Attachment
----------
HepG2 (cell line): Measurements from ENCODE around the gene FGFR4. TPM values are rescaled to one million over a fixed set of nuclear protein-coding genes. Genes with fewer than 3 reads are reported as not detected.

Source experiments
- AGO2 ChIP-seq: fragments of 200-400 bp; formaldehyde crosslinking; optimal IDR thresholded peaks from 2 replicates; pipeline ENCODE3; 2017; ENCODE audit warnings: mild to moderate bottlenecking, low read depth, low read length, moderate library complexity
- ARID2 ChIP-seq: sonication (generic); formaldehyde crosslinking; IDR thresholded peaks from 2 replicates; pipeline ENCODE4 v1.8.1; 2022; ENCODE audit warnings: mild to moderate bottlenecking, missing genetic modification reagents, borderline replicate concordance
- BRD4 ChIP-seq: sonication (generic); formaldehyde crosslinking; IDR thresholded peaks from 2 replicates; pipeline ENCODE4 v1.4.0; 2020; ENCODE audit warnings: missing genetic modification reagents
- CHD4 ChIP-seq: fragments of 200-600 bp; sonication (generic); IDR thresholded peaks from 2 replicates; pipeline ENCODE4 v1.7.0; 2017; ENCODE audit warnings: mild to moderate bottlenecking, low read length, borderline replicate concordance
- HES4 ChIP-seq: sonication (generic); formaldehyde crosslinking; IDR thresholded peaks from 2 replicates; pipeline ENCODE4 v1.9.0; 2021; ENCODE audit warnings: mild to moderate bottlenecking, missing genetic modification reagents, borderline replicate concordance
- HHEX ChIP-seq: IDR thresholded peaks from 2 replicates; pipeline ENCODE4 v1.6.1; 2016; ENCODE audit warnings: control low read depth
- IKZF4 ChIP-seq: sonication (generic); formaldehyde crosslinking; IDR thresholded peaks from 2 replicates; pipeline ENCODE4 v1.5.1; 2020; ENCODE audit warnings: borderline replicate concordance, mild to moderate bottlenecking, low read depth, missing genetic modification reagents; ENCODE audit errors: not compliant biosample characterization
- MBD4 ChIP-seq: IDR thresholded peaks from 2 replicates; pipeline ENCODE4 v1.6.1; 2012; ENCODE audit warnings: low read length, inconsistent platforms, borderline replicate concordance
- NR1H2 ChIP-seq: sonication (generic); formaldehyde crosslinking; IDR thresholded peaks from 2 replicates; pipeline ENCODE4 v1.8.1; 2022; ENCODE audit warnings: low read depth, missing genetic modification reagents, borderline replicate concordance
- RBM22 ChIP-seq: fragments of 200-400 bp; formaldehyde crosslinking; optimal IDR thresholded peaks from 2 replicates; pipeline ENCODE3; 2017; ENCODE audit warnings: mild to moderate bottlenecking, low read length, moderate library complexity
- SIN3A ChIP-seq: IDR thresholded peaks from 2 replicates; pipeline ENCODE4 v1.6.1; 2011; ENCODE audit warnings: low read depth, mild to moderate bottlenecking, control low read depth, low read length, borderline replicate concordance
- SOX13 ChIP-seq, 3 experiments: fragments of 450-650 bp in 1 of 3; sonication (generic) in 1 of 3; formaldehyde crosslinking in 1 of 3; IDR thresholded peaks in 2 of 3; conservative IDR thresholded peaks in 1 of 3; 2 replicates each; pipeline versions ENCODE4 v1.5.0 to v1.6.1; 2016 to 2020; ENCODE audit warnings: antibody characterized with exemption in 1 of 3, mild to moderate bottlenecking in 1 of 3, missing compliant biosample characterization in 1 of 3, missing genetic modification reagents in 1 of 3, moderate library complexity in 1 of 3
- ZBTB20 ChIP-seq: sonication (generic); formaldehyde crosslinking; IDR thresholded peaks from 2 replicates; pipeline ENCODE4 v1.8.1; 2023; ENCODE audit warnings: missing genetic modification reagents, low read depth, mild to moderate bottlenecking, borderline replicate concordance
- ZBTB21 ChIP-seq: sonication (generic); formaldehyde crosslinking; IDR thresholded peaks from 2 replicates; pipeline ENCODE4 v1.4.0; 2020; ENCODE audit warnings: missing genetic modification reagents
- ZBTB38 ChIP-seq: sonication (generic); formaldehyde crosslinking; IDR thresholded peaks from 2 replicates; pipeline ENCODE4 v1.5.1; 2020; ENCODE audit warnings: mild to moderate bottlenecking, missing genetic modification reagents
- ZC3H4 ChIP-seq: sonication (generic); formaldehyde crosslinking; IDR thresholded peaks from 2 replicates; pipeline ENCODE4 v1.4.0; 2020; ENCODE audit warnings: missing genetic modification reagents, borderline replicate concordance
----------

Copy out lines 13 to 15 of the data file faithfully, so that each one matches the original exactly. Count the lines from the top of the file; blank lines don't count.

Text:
- SIN3A ChIP-seq: IDR thresholded peaks from 2 replicates; pipeline ENCODE4 v1.6.1; 2011; ENCODE audit warnings: low read depth, mild to moderate bottlenecking, control low read depth, low read length, borderline replicate concordance
- SOX13 ChIP-seq, 3 experiments: fragments of 450-650 bp in 1 of 3; sonication (generic) in 1 of 3; formaldehyde crosslinking in 1 of 3; IDR thresholded peaks in 2 of 3; conservative IDR thresholded peaks in 1 of 3; 2 replicates each; pipeline versions ENCODE4 v1.5.0 to v1.6.1; 2016 to 2020; ENCODE audit warnings: antibody characterized with exemption in 1 of 3, mild to moderate bottlenecking in 1 of 3, missing compliant biosample characterization in 1 of 3, missing genetic modification reagents in 1 of 3, moderate library complexity in 1 of 3
- ZBTB20 ChIP-seq: sonication (generic); formaldehyde crosslinking; IDR thresholded peaks from 2 replicates; pipeline ENCODE4 v1.8.1; 2023; ENCODE audit warnings: missing genetic modification reagents, low read depth, mild to moderate bottlenecking, borderline replicate concordance